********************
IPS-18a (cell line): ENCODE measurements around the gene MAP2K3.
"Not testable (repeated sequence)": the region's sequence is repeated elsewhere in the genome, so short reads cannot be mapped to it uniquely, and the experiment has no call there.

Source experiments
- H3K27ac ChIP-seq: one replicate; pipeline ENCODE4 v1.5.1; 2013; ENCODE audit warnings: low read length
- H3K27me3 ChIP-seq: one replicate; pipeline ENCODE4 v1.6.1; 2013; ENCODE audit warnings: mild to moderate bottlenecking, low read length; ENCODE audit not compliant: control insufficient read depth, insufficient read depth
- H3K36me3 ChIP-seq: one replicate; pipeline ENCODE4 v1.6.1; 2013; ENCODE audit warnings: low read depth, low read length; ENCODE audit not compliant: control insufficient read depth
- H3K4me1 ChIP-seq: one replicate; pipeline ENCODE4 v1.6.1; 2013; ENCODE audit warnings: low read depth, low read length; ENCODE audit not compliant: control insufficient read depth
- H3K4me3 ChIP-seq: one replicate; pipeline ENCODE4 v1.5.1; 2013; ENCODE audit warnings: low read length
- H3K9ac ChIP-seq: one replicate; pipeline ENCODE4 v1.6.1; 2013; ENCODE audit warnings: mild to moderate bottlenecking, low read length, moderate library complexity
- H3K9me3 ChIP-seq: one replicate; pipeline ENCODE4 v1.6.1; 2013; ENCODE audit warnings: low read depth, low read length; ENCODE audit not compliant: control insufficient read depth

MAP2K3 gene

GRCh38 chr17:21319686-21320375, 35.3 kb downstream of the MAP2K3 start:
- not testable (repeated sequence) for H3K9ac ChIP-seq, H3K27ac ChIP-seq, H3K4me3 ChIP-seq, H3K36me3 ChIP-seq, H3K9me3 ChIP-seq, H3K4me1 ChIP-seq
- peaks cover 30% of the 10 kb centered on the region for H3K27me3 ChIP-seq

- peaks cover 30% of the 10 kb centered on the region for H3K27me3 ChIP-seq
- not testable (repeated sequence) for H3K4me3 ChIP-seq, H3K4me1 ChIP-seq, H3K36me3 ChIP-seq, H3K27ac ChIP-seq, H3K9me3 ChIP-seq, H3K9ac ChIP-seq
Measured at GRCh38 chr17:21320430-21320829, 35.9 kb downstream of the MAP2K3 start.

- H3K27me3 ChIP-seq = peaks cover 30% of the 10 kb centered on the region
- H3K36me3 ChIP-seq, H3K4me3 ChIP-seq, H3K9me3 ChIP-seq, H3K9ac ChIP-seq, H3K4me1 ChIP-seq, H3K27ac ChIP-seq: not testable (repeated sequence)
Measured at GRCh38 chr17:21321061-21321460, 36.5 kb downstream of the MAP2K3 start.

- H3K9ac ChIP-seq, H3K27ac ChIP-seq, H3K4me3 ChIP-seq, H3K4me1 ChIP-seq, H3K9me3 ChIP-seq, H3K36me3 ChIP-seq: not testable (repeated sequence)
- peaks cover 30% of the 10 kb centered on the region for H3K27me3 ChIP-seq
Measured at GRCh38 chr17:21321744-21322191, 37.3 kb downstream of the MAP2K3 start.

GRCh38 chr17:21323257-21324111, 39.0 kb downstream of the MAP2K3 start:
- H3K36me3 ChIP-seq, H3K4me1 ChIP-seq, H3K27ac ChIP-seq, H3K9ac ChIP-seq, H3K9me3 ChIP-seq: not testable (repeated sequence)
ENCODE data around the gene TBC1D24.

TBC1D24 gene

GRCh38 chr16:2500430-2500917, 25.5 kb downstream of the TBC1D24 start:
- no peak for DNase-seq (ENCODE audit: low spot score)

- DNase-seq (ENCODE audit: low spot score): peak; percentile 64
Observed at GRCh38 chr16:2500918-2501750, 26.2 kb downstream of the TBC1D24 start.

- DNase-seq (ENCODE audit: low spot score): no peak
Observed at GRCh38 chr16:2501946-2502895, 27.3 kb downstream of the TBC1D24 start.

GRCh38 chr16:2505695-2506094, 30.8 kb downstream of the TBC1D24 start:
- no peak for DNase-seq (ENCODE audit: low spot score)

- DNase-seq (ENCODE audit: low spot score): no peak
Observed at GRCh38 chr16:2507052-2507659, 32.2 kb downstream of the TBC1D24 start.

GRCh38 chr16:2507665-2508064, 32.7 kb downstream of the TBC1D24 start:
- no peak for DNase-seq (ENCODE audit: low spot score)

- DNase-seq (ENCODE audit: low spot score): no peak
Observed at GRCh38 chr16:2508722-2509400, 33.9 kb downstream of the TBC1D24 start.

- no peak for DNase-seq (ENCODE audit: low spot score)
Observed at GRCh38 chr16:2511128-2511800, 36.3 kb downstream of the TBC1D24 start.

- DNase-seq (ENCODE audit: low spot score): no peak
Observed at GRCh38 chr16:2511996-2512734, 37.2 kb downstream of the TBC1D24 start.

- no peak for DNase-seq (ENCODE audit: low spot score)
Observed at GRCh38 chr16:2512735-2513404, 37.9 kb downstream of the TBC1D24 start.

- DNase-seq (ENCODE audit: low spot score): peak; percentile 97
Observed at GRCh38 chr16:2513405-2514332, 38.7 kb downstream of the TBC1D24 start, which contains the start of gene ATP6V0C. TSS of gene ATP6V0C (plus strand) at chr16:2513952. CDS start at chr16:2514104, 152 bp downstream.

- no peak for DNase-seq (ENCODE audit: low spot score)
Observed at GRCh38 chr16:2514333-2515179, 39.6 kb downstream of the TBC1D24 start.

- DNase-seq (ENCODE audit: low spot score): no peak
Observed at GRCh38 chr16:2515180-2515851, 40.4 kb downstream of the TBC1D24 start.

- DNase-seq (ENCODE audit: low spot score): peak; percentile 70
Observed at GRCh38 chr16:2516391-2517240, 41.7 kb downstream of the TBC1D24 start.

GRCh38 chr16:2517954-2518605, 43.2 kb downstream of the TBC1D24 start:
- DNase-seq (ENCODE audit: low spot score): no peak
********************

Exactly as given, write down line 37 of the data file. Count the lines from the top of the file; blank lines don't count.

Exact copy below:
Observed at GRCh38 chr16:2507052-2507659, 32.2 kb downstream of the TBC1D24 start.